I started strutting around the garden.

“I’m not mad. I’ve been in an asylum and one of those doctors poisoned me.”

I walked up the steps to the small balcony outside a utility room.

“And the best thing of all is publicity.” By now I was snorting like a raging bull.

“I am the best journalist in the world. I am the best journalist in the world. Fucking hell I am. And Jesus doesn’t mind if you shout and swear because he’s got a fucking sense of humour.”

I re-entered the basement and started heading towards the kitchen.

“Let’s do a live broadcast. Let’s do a live broadcast,” I shouted. “But we won’t because we’re perfectly sane. But we’re doing this for our protection for my family’s protection.”

By now, I had reached the kitchen balcony that had a marvellous view of a valley gently sloping upwards to Pendeli.

“I want all of those people who believe me to come around my house and protect me. Your government has been particularly evil. Come round to my house if you trust me. I work for the BBC.”

The dogs were still barking and the valley went quiet as the occupants of scores of houses start watching and listening to the lunatic whose voice boomed into the distance.

Thespians the world over would have marvelled at my ability to project.

“I have reported all over the world. I have reported all over the world for thirty years. I reported from Bosnia. Where Christians and Muslems...”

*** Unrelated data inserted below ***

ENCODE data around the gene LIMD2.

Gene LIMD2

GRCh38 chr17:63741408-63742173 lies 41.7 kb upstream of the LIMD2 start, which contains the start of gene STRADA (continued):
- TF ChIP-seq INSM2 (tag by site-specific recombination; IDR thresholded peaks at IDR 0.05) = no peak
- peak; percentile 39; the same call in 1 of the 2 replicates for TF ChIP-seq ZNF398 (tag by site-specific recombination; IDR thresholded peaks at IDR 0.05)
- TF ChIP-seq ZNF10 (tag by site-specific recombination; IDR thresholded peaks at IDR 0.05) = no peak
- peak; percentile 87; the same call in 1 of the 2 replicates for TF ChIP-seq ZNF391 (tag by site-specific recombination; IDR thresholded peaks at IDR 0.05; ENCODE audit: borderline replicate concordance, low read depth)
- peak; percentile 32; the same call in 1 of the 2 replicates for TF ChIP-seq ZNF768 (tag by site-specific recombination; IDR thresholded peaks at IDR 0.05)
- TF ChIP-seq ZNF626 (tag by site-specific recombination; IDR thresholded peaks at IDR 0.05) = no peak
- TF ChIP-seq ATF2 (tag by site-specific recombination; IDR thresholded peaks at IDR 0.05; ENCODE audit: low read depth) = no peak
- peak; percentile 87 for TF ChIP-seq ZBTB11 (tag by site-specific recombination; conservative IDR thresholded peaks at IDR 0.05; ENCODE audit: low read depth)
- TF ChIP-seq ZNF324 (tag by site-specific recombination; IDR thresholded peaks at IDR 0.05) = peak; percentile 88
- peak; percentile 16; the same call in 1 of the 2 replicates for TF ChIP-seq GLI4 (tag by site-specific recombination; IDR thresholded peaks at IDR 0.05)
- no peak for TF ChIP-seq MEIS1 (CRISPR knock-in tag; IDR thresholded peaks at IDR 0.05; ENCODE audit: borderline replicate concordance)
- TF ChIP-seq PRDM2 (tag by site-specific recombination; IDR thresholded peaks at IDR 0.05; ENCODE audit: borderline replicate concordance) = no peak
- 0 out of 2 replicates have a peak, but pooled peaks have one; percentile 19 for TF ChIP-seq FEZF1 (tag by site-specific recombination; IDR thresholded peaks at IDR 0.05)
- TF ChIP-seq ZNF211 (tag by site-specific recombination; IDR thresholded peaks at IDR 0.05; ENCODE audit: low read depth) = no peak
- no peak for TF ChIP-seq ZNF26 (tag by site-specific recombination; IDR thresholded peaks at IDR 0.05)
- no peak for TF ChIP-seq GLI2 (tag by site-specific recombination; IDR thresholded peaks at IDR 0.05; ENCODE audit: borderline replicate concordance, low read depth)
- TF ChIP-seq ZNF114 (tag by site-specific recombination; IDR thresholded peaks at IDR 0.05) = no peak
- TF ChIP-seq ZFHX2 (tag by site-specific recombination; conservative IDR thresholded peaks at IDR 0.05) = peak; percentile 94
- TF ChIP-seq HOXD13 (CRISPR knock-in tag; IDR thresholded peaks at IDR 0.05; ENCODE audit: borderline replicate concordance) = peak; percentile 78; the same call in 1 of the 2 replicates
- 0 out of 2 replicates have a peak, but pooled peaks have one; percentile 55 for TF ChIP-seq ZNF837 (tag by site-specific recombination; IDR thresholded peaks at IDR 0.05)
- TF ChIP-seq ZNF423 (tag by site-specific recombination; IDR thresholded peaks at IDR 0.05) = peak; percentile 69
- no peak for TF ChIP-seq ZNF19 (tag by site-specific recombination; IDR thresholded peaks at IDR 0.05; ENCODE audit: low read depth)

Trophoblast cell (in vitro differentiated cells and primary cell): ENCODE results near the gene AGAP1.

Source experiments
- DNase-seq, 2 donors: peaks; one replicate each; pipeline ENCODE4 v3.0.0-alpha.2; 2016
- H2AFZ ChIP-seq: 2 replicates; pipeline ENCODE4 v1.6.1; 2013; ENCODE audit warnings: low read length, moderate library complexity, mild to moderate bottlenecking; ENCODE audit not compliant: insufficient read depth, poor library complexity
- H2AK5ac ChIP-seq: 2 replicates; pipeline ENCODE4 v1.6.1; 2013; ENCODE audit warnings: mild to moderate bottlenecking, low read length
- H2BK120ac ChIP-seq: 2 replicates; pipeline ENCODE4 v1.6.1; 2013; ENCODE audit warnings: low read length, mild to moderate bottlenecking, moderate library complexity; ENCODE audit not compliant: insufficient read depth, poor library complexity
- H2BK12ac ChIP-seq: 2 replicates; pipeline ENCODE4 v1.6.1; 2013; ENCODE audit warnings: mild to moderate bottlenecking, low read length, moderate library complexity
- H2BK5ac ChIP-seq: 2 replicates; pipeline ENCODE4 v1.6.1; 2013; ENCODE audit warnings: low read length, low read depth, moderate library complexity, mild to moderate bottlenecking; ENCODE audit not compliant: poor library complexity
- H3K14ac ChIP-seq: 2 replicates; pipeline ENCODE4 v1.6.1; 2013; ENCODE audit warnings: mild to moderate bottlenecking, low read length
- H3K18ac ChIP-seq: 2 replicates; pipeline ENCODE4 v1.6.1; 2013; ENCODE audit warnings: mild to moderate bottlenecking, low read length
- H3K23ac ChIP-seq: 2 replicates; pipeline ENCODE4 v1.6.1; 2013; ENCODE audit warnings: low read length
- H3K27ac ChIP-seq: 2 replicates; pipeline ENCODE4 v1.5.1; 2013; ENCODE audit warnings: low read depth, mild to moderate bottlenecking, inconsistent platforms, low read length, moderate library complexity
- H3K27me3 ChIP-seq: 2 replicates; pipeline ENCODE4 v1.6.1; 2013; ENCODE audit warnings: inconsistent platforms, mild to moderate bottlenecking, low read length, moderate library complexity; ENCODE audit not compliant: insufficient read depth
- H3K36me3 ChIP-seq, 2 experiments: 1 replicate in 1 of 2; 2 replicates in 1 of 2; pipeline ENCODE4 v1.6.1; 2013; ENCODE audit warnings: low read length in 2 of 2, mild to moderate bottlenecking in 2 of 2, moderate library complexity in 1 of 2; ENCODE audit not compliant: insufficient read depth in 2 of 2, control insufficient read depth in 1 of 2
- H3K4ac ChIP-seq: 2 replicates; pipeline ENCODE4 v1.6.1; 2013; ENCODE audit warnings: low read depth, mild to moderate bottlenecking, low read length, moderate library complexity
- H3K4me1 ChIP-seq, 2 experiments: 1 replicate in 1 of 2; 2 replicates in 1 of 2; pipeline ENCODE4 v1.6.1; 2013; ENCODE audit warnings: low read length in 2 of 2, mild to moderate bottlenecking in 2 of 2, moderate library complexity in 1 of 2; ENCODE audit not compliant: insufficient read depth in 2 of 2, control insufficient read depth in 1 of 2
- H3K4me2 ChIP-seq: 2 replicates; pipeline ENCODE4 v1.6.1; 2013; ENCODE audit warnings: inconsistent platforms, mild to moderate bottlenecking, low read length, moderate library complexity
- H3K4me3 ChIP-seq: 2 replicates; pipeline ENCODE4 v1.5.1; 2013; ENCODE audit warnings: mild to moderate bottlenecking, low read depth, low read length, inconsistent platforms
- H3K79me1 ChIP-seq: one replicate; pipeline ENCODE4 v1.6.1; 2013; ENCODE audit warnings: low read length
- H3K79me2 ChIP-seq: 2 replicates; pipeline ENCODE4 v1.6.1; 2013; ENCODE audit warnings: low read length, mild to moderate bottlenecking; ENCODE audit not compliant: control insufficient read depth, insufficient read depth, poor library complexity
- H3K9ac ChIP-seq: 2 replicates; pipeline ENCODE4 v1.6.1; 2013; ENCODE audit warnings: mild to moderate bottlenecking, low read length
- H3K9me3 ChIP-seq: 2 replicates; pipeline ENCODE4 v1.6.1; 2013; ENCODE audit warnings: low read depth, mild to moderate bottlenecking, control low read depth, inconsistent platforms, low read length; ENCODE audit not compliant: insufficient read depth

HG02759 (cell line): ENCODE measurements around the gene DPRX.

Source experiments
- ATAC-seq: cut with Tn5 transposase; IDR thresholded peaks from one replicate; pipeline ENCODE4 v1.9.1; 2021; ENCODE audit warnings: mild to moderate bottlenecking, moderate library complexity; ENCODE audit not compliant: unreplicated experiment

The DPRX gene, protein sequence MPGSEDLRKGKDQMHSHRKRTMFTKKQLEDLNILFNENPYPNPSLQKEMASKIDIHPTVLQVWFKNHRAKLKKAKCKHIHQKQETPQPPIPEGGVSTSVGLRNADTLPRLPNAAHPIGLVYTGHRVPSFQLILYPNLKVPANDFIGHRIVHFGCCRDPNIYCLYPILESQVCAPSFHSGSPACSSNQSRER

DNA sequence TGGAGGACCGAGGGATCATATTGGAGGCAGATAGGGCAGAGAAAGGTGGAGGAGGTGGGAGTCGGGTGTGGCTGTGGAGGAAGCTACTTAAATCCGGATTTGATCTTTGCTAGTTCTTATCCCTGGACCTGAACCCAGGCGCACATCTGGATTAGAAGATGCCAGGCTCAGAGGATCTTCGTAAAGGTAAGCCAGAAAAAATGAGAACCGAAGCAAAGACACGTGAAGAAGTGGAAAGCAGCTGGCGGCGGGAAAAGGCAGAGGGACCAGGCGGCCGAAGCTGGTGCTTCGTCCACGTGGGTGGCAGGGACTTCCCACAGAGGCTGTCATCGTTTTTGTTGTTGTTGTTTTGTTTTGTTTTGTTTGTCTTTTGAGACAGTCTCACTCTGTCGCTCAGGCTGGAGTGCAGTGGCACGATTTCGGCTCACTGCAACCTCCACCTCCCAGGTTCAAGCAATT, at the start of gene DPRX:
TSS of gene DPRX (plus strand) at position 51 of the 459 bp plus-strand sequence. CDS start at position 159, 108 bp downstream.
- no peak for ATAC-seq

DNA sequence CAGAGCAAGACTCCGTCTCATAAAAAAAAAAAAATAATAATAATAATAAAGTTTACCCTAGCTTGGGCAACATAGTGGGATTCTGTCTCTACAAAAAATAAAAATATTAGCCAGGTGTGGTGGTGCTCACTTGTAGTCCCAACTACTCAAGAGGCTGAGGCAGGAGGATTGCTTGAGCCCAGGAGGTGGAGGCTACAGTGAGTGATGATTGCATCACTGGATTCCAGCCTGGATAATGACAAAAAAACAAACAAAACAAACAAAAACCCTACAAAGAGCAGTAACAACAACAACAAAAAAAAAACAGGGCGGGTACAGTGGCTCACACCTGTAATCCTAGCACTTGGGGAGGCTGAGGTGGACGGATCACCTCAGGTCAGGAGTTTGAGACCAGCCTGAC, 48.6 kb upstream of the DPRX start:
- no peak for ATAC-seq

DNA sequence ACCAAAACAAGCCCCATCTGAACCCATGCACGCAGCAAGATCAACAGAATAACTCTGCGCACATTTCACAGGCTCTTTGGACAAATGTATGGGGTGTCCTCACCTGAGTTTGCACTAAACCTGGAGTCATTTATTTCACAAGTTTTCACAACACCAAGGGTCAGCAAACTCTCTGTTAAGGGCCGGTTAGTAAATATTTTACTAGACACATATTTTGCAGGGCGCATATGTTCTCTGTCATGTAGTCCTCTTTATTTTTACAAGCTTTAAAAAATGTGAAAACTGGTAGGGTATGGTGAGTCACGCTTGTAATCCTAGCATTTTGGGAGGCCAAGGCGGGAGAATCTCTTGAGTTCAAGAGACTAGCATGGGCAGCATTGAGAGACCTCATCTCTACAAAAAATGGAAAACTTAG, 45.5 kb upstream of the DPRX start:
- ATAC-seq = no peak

Suddenly I glanced to my left towards the neighbour next to whom we had lived for seven years and with whom we were on nodding terms. He had come into the garden to see what was going on. My facial muscles contracted into a grimace.

“Hello. You’re Christians, I know you are. We’ve never talked but I know you are Christians. Please protect me.”

By now, I was almost crying.

“There are forces of evil out there and they belong to the Greek government. And I demand...”

I caught myself in mid sentence and said laughing, “I’m not going to demand because I always do that of the BBC. But my friend Jeremy who’s advised the Prime Minister...”

I put my hand over my mouth and said, sotto voce, “Oops, gave that one away Mr. Cameron.”

The shout now echoed back at me from the direction of Pendeli.


Malcolm Brabant describing his illness on Channel 4 (UK)